I'm all for owning your sexuality. But being proud of getting hammered and going home with a similarly inebriated jock is as much of an accomplishment as finding a liberal on campus. Subjecting your targets to public scrutiny when you made the choice to get on that tiny, flaccid penis is bad behavior. No matter who you're bedding.

Do you think it's okay that Karen Owen showed this list to friends?


Granted, it was not nice for her to name the young fellows that she bedded.  I am sure the fellow who rated a 1 was not very happy to see it.

Still, how much of this is an overresponse to the fact she is a female writing about this?  There seems to be almost a fetishism for women writing about their sex lives in this country.  Not that I am opposed to that, naturally, as a male admirer of the writings of Anais Nin (yes, I admit it, I read her in my undergrad years), but when I read the responses to this story it almost has nothing to do with the poor fellows on the Duke lacrosse team getting outed for their prowess, or the lack thereof (not only that, who is to say that the reviewer of their abilities is not herself biased, making the research unreliable?).  Almost universally, the comments are based on personal and moral judgments of the female student as a "whore," "slut," and "loose woman," as women tend to be to the targets of these kinds of attacks when committing the sinful act of 'behaving like one of the boys.'

I ask this as an open question: If a male member of the Duke basketball team (I will give some relief to the lacrosse team) wrote a thesis on the performance capabilities of a dozen or so prior female partners (and named them), does anyone think that the player in question would be called a "whore" or "slut"?  I think we know the answer to that one, instinctively.  Of course not.  We would be focusing this story on where it belongs, the naming of names, and violation of privacy of the person having his/her sex life being put on a PowerPoint display without any foreknowledge or consent.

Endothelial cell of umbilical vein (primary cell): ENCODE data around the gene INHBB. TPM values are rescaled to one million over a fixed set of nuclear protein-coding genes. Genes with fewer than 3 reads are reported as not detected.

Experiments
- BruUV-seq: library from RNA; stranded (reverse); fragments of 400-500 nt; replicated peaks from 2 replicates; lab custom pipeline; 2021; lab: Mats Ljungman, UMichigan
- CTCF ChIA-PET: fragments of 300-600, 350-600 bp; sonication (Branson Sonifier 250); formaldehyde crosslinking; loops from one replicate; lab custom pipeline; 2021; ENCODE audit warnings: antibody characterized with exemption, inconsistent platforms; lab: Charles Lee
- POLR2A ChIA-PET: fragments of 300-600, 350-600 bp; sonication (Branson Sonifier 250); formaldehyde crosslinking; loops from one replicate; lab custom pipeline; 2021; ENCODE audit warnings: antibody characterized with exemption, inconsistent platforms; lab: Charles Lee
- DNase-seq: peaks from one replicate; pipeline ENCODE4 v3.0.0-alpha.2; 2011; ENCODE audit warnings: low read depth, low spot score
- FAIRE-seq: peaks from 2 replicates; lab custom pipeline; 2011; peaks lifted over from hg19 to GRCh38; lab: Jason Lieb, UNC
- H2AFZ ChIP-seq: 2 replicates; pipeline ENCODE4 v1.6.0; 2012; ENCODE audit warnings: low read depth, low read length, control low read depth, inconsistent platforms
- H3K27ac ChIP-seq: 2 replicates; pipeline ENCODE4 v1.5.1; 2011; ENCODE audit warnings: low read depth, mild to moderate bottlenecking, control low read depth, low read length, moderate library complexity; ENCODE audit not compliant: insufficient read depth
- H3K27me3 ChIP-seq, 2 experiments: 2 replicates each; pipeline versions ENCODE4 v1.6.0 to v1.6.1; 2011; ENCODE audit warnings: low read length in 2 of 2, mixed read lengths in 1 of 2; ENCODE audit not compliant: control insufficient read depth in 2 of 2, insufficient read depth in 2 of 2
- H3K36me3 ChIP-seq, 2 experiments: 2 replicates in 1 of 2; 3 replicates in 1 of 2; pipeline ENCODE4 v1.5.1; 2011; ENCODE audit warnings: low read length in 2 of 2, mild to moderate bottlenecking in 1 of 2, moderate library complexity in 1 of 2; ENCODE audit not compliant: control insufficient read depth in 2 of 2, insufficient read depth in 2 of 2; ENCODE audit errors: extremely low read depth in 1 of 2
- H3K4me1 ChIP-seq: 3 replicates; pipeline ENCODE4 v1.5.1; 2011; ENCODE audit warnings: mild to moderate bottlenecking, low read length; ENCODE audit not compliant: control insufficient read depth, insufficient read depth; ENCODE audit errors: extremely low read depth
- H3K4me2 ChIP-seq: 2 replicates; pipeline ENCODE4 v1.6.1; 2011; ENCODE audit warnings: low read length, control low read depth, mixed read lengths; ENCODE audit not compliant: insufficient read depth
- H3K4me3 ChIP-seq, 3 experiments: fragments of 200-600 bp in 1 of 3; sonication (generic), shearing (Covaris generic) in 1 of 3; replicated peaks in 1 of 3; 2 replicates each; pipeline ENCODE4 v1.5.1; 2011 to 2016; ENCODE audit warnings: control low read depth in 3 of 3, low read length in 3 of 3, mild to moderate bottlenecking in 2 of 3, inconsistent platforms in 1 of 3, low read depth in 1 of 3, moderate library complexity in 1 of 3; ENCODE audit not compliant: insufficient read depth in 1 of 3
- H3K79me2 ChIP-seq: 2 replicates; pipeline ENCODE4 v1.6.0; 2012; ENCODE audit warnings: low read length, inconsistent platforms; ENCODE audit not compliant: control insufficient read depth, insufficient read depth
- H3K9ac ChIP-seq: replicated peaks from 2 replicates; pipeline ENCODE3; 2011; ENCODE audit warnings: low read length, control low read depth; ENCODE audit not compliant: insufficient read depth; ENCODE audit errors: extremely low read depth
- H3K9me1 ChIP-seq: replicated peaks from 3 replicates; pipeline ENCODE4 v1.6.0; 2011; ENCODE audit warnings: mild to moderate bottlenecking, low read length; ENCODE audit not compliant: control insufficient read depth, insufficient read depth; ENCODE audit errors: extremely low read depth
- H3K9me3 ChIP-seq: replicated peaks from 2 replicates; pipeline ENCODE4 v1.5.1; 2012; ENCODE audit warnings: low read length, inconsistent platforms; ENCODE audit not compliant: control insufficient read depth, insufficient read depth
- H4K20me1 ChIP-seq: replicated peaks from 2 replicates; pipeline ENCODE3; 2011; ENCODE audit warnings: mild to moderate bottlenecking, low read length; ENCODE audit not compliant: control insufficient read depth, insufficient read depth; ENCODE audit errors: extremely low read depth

As for the research itself, I must say, Ms. Owens, your methodology has some externalities.  By only sleeping with members of the lacrosse team, your study is barely a comparison but more of a single case narrative with thirteen parts.  For it to be research worthy of its name, it must be randomized, which is to say a cross-section of students, some athletes, as well as fine arts, sciences, social sciences, and maybe even business majors (just to see how awful they are).  Also, the n-size for most studies, to be credible, must be on the low end of 40 to be considered valid.  I do not think that 13 is going to cut it for research, making this a meta-narrative of your sex life.  Lastly, your causal variables (i.e., "raw scores"), like 'physical attractiveness' and 'athletic ability,' could have been collapsed into the same variables.  No good study of such a small sample size should have more than a few variables (maybe up to five, but then you need a larger sample size to support eight variables).

Still, you have to like the creativity of the assignment.  I think this was my favorite part.

The wonders of youth.